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Can Technology Prevent or Reduce Heart Attacks?

July 29, 2019

Thanks to the growing interest in all things tech, many consumers are putting away their grandfather’s wristwatch in favor of a smartwatch which acts like a smartphone attached to their wrist. In addition to the utility of not having to carry a phone to look at emails to texts, the price point for many smartwatches has dropped into the affordable range (anywhere from $200-500 for the midrange models) which has increased the number of people wearing smartwatches on a daily basis. One interesting feature some smartwatches offer is the ability to track and record a person’s pulse rate, and scientists are examining the feasibility of using these devices to help cardiac patients self-monitor their heart. The Apple Watch has been the focus of some of these studies, first to determine its accuracy in reporting the heart rate and then to see if it could detect heart rate irregularities.



Apple Watch Accuracy in Measuring Heart Rate


A 2019 study in Belgium studied the accuracy of the Apple Watch in measuring the heart rate and energy expenditure of 40 cardiac patients (32 males, 8 females; average age 62) to determine if this technology could be used to support cardiac rehab exercise programs performed at home. Though previous studies have been done using other smartwatches, their results indicated that the heart rate measurement at high-intensity exercise levels was not always accurate. The results of the 2019 study with the Apple Watch showed promise. Researchers Falter et al. said that “Our results thus show good accuracy of HR measurements by the Apple Watch when compared to the gold standard ECG measurements when tested in patients with known heart disease.”


The Apple Watch Heart Study


Another 2019 study now underway is the Apple Watch Heart Study. This large-scale study is the first to look at whether an app (like that found on the Apple Watch) can detect atrial fibrillation (i.e., irregular heartbeat) which can be linked to a number of cardiac complications. One of its interesting features is that the entire study is handled virtually, with no in-person data collection, and this has made it possible to recruit such a large participant group in a relatively short time. With over 419,000 participants enrolled as of June 2019, this virtual study hopes to determine if push notifications about heartbeat irregularities from a smartphone-based app could be used to trigger clinical follow-up from a healthcare provider. This study, funded by Apple, Inc., in conjunction with the Stanford School of Medicine, hopes to target at least 75,000 participants over the age of 65 and 425,000 participants under the age of 65.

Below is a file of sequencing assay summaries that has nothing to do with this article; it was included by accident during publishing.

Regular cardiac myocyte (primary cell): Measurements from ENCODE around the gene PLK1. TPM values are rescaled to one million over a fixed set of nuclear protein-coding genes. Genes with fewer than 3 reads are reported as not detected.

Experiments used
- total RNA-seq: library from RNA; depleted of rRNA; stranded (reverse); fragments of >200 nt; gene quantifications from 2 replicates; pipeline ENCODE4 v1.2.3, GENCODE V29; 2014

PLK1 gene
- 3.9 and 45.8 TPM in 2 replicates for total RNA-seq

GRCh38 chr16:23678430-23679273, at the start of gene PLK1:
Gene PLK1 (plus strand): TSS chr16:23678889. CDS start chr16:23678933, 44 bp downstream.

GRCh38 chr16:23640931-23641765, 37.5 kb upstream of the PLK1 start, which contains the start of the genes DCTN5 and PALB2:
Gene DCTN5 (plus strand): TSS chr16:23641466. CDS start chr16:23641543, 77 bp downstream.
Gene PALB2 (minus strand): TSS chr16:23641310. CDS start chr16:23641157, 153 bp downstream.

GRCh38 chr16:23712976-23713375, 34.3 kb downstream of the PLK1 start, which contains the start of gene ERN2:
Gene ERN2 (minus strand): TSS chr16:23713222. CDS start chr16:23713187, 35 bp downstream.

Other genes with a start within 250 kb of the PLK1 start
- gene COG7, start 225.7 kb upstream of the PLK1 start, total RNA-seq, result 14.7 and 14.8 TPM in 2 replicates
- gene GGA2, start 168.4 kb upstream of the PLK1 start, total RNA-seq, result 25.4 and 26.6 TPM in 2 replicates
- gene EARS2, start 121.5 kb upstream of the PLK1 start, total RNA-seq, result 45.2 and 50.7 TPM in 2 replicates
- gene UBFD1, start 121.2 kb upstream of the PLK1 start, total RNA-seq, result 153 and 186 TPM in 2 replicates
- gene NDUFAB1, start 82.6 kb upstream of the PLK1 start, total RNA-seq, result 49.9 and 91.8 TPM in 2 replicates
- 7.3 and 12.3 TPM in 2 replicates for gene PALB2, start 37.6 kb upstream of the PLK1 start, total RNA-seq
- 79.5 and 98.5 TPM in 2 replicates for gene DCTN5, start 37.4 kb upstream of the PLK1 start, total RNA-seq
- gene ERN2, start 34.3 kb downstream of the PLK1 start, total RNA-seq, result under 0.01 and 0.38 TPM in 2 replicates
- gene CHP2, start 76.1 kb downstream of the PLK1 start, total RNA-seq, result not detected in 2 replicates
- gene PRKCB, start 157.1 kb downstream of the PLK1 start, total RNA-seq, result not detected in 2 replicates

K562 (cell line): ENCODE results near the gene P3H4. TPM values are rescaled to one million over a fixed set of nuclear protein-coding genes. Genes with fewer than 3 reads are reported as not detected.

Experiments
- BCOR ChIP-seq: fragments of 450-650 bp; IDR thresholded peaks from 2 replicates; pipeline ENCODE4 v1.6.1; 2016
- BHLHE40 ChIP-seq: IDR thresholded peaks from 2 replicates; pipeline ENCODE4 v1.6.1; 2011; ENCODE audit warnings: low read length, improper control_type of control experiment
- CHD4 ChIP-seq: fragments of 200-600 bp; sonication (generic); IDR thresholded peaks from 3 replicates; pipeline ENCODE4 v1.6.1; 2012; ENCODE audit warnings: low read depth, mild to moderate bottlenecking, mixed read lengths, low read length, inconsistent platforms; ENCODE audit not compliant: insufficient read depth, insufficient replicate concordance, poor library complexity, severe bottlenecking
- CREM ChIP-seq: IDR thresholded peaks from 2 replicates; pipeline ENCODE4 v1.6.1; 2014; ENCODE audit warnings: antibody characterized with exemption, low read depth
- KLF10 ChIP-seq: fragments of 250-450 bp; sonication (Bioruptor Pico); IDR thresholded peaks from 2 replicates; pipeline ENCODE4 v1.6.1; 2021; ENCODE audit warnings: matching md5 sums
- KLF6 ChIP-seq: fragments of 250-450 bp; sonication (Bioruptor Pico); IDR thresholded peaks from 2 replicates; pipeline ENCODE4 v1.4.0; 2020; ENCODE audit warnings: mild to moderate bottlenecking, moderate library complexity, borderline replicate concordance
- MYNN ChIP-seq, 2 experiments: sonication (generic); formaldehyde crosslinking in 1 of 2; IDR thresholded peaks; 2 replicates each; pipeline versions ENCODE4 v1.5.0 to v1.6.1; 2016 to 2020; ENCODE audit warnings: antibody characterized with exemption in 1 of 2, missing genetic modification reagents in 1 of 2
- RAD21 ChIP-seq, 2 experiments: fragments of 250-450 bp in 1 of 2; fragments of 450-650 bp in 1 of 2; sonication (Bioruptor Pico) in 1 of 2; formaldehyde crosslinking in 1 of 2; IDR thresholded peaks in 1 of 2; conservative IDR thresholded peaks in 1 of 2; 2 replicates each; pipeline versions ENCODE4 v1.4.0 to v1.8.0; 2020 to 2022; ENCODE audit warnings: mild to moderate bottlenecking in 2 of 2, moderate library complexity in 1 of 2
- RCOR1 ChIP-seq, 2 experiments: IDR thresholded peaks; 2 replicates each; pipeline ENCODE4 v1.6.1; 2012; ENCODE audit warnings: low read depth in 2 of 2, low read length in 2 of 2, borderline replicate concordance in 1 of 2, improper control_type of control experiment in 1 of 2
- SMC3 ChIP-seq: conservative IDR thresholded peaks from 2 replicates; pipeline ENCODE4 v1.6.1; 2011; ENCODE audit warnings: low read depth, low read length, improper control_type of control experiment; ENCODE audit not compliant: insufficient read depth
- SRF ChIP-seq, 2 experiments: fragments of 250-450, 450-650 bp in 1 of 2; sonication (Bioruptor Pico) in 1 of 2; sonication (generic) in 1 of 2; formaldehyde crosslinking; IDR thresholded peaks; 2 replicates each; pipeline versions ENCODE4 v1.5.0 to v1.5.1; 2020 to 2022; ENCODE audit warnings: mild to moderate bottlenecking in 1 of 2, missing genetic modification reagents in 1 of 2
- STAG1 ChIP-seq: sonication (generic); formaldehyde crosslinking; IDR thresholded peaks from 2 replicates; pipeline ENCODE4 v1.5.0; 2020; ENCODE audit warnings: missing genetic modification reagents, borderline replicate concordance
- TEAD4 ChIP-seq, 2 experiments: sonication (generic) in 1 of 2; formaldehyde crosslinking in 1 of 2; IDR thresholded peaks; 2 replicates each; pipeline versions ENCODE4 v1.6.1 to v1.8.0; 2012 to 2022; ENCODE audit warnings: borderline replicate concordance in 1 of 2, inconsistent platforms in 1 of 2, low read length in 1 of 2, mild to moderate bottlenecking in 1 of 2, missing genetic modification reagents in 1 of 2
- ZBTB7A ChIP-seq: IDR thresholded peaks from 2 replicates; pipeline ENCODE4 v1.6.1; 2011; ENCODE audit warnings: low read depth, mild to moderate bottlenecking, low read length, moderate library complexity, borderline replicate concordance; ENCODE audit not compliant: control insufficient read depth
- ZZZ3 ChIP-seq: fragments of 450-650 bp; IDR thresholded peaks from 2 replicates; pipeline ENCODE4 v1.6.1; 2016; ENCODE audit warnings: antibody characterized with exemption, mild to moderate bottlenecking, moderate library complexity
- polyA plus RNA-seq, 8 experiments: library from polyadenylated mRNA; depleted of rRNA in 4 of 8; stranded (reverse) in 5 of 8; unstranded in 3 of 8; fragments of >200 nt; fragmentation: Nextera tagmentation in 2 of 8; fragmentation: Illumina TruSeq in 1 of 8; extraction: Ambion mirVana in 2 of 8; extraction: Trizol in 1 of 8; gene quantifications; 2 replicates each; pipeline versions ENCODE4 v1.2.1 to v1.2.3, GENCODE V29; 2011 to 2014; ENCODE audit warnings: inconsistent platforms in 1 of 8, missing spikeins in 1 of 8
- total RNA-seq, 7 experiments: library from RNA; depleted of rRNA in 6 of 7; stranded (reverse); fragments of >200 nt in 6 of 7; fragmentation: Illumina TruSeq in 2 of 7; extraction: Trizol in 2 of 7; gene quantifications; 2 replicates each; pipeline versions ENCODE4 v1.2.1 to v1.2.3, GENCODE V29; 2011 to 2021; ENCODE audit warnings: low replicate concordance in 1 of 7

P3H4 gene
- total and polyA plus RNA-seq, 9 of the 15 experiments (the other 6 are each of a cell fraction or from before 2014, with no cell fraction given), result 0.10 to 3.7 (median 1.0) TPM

A study of this size does present challenges. While there could be some concerns about safety and privacy, no private health information was available to the study sponsor (Apple, Inc.). Other limitations to this study might include a bias toward younger users who are more comfortable with technology as well as the limitation of only detecting heart rate irregularities as a warning sign of a cardiac issue when that might not be a warning sign for everyone. Despite these limitations, researchers are hopeful that this large-scale study might provide a good foundation for future studies about using technology to prevent or reduce cardiac complications.

When To See A Doctor

When To See A Doctor

Whether you are a smartwatch wearer or not, knowing that you might be able to use technology to help you self-monitor your heart rate gives you another tool to promote health. Doctorpedia suggests talking to your physician about how you can use technology to move forward into greater health!

Doctor Profile

Nan Kuhlman


Nan Kuhlman is an author, freelance writer, and part-time university professor based in Los Angeles, CA. She currently works full-time as a technical writer in Los Angeles and part-time as an online adjunct writing instructor. She has written for scholarly publications like the University of California, Davis Writing on the Edge and Chapman University’s Anastamos Interdisciplinary Journal, among others.

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